Hope to see you at the North Arkansas Ancestor Fair.
       Vicki A. Roberts, Editor

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T R I V I A

       FREE BOOKS. If you're on the Internet, go to http://www.heritagebooks.com. Every week you can take a chance on being the winner of a free book chosen from that week's book list. It works! I won one! Mysty McPherson, HCR 66 Box 159, Yellville AR 72687.
       GOOD ADVICE. "Take nothing but photographs; leave nothing but footprints." From Blue Mountain Park, Queensland, New Zealand.
       POINTS TO PONDER. The higher you climb in your family tree, the more you'll realize that the tree's not really a tree. For as its branches divide again and again, more and more of them reconnect with one another, as well as with the branches of the family trees of everyone else on earth. The further you look into your own genealogy, then, the more you're struck by the fact that we're all related to Dante and Mozart, to Churchill and Hitler - and to one another. To me, that's the ultimate lesson of genealogy; a lesson not in snobbery and self-importance, but in the fact that we're all members of one large family. Bruce Bawer quoted in Reader's Digest, July 1973, page 149.

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NEW MARKER HONORS GRAVE OF ONE OF
MARION COUNTY'S FIRST VETERANS

       On Monday, November 10, a new headstone was placed in Layton Cemetery to honor the grave of one of Marion County's first deceased veterans, Obediah Wood, 1759-1845.
       The new marker was ritually placed at the grave by Jim Wood of Dardenelle, Lyle Wood of Flippin, Marian Burnes of Yellville and four members of the Dardenelle Chapter National Society of Daughters of the American Revolution.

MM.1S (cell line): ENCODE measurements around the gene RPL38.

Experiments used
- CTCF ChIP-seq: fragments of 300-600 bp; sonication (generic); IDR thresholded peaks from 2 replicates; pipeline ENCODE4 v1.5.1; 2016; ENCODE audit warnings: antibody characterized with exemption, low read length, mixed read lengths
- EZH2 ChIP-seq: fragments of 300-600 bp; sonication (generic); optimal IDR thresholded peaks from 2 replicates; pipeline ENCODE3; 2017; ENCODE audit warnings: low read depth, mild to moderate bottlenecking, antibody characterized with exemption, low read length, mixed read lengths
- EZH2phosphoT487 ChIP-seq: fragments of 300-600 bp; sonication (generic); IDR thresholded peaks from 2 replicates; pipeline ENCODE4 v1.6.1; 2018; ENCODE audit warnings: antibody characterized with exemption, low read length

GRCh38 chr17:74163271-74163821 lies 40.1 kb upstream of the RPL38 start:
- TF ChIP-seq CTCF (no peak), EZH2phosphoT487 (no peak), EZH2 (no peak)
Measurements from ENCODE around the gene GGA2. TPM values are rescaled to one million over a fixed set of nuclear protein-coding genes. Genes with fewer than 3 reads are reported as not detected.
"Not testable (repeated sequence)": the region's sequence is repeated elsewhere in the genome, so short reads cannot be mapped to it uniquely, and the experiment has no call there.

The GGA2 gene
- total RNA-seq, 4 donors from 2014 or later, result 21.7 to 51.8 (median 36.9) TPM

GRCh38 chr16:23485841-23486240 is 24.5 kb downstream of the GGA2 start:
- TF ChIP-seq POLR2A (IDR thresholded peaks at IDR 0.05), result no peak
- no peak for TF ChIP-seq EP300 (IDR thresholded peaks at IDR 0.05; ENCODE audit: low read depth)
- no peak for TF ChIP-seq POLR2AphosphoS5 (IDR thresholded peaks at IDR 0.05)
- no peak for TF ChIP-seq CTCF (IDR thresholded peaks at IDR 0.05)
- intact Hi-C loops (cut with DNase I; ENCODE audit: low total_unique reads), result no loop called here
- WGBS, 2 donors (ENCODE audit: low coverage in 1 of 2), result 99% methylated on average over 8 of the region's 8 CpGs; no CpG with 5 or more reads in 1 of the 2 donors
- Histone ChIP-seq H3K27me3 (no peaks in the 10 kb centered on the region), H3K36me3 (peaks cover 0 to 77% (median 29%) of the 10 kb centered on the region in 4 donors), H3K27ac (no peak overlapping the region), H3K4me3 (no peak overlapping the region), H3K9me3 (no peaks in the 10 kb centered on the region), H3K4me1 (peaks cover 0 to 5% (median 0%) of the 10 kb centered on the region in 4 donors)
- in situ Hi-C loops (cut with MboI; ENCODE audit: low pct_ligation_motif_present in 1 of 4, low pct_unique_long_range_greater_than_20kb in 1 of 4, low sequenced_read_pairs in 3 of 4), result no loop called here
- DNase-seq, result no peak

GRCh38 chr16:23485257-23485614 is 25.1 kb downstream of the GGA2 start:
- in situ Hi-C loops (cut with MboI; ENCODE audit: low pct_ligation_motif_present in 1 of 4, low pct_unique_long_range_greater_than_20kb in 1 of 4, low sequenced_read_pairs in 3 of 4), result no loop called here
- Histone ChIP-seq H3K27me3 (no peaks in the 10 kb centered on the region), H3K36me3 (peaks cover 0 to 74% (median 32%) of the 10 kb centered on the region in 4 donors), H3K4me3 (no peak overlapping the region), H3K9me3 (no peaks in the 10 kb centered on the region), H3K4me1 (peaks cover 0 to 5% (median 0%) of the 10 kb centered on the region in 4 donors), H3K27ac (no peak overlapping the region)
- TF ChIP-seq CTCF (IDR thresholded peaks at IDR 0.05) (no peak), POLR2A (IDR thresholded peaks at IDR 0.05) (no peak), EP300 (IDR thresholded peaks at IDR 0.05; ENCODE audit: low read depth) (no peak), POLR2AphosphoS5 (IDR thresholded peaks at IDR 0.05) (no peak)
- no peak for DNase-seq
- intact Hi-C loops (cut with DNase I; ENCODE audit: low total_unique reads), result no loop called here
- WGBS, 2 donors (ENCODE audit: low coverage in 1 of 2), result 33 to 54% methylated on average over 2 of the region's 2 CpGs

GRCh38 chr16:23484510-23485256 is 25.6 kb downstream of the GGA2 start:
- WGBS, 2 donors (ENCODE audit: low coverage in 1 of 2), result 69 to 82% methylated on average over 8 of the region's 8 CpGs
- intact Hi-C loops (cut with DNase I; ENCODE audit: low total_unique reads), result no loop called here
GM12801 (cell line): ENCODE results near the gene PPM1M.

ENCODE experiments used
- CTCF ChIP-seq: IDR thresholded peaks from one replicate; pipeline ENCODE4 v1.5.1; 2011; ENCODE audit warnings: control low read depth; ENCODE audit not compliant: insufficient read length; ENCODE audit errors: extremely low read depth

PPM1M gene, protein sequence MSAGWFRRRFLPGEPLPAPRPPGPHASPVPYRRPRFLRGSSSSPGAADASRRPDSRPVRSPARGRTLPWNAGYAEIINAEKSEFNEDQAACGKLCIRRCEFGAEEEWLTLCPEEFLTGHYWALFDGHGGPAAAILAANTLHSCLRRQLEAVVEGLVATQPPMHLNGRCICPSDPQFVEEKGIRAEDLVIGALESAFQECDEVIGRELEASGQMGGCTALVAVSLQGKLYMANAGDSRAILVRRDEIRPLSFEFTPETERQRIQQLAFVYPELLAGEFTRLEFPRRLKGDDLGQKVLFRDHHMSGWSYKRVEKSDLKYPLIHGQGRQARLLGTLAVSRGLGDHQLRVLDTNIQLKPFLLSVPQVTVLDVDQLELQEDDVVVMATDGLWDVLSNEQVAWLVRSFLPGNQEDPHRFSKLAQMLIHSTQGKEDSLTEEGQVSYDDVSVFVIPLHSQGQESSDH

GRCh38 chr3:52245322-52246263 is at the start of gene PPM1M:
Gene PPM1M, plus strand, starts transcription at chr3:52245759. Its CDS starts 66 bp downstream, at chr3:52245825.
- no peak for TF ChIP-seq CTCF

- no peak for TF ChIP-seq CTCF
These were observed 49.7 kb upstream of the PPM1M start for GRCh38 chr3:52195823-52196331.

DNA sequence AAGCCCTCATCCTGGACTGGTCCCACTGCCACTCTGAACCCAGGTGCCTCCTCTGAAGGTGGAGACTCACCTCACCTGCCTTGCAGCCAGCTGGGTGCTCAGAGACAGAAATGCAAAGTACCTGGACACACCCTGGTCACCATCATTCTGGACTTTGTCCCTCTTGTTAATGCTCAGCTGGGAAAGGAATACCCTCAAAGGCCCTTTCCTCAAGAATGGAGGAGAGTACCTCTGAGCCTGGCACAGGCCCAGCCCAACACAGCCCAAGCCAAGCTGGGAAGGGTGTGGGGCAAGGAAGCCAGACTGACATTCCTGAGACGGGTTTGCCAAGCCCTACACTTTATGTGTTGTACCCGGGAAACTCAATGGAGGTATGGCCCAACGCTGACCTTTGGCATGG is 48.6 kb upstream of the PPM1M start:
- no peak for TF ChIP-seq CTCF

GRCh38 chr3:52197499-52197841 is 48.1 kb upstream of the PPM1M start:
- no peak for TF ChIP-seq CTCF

Obediah Wood was born in Wake County NC in 1759. He was drafted into the Army on August 1, 1780, and served under Captain L. Bletcher, Colonel S. Humphrey, General A. Ramsey, Captain M. Lane, Colonel Turner, and General Green.
       At 75 years of age, Obediah applied for his military pension, which amounted to $5 every three months.
       He moved with his family from North Carolina to Tennessee, then to Marion County in September 1835. He died here August 10, 1845.
       SOURCE: The Mountain Echo, 13 November 1997, page 1

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W I L L I A M   O B E D I A H
"Revolutionary Bill"   W O O D
H I S   C H I L D R E N
A N D   H I S   G R A N D C H I L D R E N
Compiled by Vicki Roberts and Mysty McPherson

1. WILLIAM OBEDIAH "Revolutionary Bill" WOOD b Wake Co. NC 1730/39/45 d MCAR 10 Aug 1845 m/1 FRANCES CHARLES; m/2 POLLY NORTON d TN killed by a falling tree. In Knox Co. TN 1799. Purchased land Knox Co. TN 1802 and Anderson Co. TN 1805, both on the south side of the Clinch River. Emigrated May 1837. Living with son William in Union Township MCAR 1840. Reported to have been aged 106 or 115 when he died, the oldest person in Marion Co.

1. Children of William Obediah "Revolutionary Bill" & Frances (Charles) Wood
       2. WILLIAM "Dancin' Bill" or "Billy" A. WOOD Sr. b Wake Co. NC 1775 d MCAR 1865 aged 90 m 1805 HANNAH AUSTIN b VA 1784 d MCAR 1870. Searcy County Judge 1836; Marion County Judge 1838-40, 1850-52. In Union Township MCAR 1840, Buffalo Fork Township MCAR 1850, Union Township MCAR 1860. Living with daughter Winnie 1865. Recorded land in MCAR 28 Sep 1840.